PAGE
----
Wednesday, August 19, 2009

A brief history of the GYS learning program by Roelof Smilde

In 2003 the Glebe Youth Service started a year 10 program designed to attract the many young adolescents who had dropped off their schooling. The great majority of those who became students were from the Glebe Estate. Initially the course was staffed by volunteers and then for two years was funded by TAFE under a start-up program.

Funding trouble started in the financial year 2007-8. A private foundation helped out to the end of 2007 and in second term 2008 DET provided two teachers and a teacher’s aide from Edgeware Special School. This program was named Re-Engage, the focus was not on year 10 and the School Certificate, but aimed to have the students re-engaged in main stream high school by the end of term 4. The program was not a success and was discontinued.

Late in 2008 the GYS co-ordinator and a board member who had been involved with the year 10 program from the beginning approached the recently appointed Minister for Education Verity Firth, the local member for the area.
The plan put forward was for a pilot program of three years, funded by DET, under the auspices of the Sydney Secondary College, and guided by the principles that had evolved during the running of the course over the previous five years.

The Minister’s response was very positive (she had been a strong supporter of the GYS for some time) and the proposal was put through the system. During this process a Sydney University Education group and the Glebe Development Project became involved and were able to add a lot of strength to the push behind this ambitious project. Two of the initiatives were an evaluation of the GYS program up to the end of 2008 and a very large meeting of interested parties from many different corners of education in this country. This meeting of 28 people unanimously endorsed the proposal put before the Minister and emphasised the need for a personalised approach outside of main stream high schooling.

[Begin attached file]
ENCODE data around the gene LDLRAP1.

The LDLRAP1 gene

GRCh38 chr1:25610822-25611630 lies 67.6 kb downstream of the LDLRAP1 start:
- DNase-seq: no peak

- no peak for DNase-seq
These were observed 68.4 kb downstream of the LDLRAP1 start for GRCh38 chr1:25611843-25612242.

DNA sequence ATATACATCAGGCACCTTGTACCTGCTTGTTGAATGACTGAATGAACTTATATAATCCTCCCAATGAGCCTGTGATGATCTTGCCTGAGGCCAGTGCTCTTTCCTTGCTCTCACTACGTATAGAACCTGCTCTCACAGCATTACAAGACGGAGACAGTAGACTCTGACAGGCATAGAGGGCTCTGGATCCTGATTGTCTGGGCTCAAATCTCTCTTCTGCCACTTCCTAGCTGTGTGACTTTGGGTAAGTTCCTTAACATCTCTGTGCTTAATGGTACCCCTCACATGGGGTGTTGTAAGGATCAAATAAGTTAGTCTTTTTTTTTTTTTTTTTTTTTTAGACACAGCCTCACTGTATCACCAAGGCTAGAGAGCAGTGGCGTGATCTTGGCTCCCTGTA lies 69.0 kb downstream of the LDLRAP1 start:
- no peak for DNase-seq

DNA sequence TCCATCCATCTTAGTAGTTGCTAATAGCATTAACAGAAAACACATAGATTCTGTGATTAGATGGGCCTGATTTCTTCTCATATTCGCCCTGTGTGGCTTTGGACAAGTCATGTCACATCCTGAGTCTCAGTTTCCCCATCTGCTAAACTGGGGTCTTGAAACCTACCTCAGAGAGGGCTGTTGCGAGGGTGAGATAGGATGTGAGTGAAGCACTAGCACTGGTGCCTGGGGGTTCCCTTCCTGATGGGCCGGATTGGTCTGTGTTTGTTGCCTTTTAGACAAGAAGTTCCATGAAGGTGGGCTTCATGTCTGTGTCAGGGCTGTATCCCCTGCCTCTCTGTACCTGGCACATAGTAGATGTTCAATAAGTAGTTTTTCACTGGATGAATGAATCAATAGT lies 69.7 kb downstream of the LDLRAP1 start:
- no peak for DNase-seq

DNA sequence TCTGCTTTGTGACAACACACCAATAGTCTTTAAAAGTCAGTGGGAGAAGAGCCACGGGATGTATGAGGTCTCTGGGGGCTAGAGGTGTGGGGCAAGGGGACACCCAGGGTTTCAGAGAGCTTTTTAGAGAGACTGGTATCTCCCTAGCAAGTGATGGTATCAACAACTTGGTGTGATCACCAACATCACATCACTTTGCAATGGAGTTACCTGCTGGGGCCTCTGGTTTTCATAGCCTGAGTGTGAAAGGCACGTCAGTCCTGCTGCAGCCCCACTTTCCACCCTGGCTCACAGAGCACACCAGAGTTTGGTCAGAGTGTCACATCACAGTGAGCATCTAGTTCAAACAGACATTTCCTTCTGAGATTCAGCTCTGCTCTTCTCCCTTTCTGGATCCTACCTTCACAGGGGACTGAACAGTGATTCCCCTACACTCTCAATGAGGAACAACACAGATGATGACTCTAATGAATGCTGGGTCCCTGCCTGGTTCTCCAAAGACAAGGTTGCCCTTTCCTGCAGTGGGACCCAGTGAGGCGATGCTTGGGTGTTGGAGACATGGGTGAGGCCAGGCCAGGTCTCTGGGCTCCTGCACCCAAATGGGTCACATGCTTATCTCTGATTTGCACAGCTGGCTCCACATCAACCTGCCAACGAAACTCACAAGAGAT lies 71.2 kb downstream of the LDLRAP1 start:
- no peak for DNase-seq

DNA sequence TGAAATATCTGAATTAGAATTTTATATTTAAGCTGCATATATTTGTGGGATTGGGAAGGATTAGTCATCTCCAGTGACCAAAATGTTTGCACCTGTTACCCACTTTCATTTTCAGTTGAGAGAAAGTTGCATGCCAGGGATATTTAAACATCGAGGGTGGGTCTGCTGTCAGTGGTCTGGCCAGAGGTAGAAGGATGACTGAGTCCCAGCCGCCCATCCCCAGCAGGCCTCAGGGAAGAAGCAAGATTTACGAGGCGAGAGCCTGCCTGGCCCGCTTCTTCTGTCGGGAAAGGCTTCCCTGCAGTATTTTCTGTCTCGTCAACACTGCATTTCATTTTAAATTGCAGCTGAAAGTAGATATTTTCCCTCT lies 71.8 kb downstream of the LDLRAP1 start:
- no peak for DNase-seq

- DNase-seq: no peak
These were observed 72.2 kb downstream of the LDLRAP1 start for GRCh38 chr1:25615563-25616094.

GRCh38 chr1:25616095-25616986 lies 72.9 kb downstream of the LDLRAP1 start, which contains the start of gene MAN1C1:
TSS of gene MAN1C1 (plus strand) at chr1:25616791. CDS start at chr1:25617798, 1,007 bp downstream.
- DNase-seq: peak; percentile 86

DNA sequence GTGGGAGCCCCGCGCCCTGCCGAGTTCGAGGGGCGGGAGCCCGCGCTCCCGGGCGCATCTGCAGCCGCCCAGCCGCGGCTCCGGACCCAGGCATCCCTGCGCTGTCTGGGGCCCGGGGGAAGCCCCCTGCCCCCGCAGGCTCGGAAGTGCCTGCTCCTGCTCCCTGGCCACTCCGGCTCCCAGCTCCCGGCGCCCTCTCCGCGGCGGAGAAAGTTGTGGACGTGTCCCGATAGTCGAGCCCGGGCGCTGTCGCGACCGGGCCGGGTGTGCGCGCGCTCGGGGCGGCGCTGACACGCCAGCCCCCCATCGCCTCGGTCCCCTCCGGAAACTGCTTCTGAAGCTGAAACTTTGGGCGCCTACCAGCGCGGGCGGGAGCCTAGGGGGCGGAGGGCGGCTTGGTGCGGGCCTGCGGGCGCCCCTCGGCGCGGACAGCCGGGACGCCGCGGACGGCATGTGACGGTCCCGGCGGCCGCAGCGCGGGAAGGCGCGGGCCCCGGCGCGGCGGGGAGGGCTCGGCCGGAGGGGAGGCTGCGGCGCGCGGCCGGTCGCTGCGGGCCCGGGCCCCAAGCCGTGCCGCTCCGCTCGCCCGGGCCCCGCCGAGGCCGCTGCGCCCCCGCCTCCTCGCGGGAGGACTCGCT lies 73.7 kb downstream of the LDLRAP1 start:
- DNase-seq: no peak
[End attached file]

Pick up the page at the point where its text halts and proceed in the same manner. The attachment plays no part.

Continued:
Despite the difficulties presented by a very tight State budget and some bureaucratic resistance Ms Firth was able to secure the passage of the proposal in May. The program is basically as envisaged, is to run as a pilot for three years, is funded to supply a full-time teacher, a part-time teacher and a teacher’s aide, and is to be ready to commence at the beginning of term 4 this year.

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